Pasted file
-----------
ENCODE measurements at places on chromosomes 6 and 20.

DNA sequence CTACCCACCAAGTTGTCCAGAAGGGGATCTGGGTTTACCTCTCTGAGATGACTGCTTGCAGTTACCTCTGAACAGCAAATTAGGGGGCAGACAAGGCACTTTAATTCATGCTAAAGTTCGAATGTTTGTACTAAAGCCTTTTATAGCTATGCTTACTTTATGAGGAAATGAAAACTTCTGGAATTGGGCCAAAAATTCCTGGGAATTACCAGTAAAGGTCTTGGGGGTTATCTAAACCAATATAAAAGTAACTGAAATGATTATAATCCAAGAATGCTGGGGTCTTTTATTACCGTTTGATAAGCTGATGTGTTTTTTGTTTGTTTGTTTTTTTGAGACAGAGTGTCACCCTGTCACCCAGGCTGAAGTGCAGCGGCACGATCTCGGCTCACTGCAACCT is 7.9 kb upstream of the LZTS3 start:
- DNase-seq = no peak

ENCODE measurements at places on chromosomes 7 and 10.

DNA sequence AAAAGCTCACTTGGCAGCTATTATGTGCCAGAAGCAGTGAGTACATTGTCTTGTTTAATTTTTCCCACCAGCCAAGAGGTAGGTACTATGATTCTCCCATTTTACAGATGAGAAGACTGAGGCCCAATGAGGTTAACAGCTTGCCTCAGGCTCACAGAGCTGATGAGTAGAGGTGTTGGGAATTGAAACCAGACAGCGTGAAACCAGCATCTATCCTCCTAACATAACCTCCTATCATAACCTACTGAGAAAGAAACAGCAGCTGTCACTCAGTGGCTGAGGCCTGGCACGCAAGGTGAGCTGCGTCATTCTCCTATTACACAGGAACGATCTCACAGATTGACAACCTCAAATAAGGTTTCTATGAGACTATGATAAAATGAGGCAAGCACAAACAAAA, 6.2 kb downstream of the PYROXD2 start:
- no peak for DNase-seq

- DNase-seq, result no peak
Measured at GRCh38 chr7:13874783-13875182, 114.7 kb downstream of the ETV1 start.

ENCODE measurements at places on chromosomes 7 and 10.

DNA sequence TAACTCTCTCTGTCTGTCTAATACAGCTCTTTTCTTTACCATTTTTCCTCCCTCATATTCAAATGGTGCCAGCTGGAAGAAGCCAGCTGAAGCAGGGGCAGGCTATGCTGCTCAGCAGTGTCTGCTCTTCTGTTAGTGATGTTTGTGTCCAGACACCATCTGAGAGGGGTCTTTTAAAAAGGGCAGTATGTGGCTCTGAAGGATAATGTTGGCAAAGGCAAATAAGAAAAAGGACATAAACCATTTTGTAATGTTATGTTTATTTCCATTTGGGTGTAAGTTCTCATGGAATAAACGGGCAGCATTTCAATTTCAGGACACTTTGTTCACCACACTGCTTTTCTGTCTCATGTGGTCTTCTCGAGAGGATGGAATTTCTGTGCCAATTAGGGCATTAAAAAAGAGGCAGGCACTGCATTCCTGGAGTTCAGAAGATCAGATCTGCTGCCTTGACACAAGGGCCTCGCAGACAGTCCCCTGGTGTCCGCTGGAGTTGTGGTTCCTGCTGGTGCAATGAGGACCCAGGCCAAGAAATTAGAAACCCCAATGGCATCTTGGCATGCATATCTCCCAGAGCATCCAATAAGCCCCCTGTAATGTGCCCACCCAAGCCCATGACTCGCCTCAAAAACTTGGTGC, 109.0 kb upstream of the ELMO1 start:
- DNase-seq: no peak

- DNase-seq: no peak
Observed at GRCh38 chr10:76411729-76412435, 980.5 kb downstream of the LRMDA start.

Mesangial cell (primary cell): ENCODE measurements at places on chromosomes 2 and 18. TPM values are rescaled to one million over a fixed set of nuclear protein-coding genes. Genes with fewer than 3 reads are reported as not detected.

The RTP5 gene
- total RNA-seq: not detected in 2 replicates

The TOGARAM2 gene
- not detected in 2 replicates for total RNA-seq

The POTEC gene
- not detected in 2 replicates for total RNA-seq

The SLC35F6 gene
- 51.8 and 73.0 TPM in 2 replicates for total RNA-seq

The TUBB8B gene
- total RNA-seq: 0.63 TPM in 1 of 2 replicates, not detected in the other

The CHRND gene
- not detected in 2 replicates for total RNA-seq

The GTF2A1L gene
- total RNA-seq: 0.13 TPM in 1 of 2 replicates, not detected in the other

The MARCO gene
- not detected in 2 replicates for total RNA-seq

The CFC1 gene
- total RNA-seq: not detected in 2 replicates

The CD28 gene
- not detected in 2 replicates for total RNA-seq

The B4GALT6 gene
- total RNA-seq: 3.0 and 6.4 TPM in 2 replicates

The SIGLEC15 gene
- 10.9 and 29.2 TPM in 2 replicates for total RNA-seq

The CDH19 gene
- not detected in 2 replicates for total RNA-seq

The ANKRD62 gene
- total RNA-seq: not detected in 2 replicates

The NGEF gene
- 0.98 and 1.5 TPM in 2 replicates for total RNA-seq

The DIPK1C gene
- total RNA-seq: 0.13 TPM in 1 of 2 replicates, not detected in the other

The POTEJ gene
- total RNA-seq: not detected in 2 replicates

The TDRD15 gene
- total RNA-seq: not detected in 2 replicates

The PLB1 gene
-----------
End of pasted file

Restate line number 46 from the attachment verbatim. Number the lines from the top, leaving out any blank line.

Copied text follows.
- total RNA-seq: 0.13 TPM in 1 of 2 replicates, not detected in the other